With the close-knit feel of a bygone era mixed with a contemporary attitude, Etna is a great example of today’s Pittsburgh. It’s a likely contender to be among the next batch of thriving neighborhoods to shift from well-kept secret to hot destination.
Fortunately this small town within our big city is no stranger to heat: It’s believed the town was named for Mount Etna, the fiery Sicilian volcano, in reference to its history as a hub of industrial furnaces.
One of the area’s quintessential river towns — along with Sharpsburg, Millvale and Aspinwall — Etna has played a part in Pittsburgh’s history from its pre-Revolutionary days through the industrial years and into today as a thriving home for small businesses.
The human scale of the borough is one of the most striking things about Etna. Filled with 18th- and 19th-century houses, as well as some more modern homes, there are no high-rises here to tower over residents. Church steeples are about the tallest structures in town, giving the place much the same atmosphere as it had at its 1868 incorporation.
Etna’s main drag, Butler Street (not to be confused with Lawrenceville’s identically-named main drag), connects the borough with Route 8 and offers easy access to Downtown and to the nearby North Hills. Independent businesses abound along this stretch, including the ultimate small-town necessity, Winschel Hardware store.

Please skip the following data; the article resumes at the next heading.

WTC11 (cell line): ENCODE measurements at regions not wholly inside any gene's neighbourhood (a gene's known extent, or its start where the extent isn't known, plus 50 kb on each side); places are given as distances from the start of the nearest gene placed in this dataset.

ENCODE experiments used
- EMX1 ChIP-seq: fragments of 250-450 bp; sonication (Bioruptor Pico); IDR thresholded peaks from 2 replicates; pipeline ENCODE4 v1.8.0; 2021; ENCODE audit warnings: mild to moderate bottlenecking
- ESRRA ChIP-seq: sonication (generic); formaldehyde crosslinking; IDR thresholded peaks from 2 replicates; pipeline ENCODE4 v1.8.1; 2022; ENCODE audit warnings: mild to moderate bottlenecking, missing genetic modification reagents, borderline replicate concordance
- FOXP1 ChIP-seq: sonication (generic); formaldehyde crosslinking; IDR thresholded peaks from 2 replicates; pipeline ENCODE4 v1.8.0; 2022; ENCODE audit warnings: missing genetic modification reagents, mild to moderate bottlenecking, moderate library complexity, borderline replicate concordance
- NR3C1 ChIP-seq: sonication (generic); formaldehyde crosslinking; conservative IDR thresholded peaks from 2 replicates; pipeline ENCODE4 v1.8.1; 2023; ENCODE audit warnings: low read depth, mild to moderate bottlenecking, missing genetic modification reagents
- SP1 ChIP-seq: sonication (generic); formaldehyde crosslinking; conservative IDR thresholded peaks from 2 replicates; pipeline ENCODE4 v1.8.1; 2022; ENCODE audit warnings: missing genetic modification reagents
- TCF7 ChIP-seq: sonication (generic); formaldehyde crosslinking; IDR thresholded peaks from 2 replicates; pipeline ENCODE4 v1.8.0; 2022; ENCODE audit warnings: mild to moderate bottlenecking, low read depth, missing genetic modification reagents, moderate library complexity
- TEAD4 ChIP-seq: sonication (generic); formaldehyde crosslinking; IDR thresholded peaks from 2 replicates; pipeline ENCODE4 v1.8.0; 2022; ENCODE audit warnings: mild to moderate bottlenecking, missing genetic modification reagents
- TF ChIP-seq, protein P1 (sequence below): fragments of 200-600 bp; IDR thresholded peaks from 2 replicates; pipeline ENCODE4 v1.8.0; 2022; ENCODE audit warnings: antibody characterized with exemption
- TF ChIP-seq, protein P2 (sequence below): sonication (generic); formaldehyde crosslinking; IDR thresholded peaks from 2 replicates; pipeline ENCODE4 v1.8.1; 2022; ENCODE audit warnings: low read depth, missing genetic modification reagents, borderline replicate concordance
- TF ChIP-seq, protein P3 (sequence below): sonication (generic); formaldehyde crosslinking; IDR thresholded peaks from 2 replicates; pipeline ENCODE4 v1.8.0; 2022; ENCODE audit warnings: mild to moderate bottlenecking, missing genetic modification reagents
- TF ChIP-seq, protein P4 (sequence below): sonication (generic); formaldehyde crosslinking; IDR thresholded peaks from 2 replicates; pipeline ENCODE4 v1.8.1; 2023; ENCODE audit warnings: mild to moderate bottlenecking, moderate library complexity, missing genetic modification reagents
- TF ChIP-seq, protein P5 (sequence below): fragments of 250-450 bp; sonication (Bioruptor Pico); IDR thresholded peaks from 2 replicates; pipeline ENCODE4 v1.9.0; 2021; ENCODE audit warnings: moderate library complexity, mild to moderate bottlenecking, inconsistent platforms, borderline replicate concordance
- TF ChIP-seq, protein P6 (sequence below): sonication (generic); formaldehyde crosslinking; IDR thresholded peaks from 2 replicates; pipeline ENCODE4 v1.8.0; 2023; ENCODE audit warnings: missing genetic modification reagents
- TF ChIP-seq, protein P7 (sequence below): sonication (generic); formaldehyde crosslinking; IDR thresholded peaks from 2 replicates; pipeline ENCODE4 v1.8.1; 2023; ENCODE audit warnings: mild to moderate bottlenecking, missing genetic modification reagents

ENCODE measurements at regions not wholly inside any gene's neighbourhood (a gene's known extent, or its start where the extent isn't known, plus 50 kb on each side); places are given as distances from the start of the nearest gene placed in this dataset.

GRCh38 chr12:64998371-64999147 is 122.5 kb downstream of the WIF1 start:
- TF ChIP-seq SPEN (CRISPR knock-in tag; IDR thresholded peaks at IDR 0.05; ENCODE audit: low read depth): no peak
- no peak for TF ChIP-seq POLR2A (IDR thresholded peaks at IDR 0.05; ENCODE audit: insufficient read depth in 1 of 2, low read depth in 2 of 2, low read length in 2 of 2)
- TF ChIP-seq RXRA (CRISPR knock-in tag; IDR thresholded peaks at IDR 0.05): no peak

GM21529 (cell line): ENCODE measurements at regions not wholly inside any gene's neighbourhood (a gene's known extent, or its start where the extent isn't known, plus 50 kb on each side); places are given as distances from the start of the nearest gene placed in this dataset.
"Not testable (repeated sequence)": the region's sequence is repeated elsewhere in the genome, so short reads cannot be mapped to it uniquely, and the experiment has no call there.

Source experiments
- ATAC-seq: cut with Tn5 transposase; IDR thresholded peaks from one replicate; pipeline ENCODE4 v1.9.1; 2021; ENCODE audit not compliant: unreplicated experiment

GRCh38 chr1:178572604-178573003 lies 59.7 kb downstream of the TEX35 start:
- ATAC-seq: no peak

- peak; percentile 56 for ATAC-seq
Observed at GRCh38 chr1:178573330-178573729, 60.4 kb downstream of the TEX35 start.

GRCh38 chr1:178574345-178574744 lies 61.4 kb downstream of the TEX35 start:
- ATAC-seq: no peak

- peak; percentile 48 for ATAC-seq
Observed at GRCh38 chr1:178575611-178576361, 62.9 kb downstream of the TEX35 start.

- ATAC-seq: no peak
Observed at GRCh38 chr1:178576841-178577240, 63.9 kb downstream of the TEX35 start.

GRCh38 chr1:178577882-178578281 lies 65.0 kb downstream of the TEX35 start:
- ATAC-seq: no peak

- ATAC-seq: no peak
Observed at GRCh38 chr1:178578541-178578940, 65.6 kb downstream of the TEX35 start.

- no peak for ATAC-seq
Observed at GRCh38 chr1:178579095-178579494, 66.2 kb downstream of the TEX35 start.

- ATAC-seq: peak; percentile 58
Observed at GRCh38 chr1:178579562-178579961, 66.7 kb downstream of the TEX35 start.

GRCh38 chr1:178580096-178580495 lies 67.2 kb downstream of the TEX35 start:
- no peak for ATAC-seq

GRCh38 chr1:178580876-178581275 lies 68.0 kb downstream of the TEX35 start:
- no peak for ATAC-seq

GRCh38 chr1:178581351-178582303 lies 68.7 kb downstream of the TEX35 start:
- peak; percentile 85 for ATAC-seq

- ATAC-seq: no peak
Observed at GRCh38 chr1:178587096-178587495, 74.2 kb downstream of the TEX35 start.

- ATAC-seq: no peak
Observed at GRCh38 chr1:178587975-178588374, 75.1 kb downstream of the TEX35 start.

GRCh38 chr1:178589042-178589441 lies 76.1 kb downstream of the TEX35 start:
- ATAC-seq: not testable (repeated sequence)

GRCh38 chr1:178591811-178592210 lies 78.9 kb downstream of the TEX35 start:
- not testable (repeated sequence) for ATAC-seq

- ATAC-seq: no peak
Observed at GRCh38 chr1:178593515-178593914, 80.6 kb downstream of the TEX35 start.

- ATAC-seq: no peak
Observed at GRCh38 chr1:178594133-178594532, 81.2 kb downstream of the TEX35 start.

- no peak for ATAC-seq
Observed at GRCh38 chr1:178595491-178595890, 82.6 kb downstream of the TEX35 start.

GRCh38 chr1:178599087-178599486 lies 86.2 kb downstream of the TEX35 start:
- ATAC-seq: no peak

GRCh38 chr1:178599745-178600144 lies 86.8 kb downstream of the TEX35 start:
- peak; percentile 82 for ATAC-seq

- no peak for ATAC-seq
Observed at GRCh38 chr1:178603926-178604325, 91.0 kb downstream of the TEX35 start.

Hungry? Check out E-Town Bar & Grille for great fish sandwiches and daily specials. And for a taste of the Burgh’s favorite dumpling, try Cop Out Pierogies and their custom-filled, scratch-made savory and dessert pierogies. Etna newcomer Quickhatch Coffee & Food is a coffee shop with higher ambitions, hosting monthly brunch and pop-up dining events. Further down the road, Huntz’s Tavern has tantalized generations with its famous turtle soup.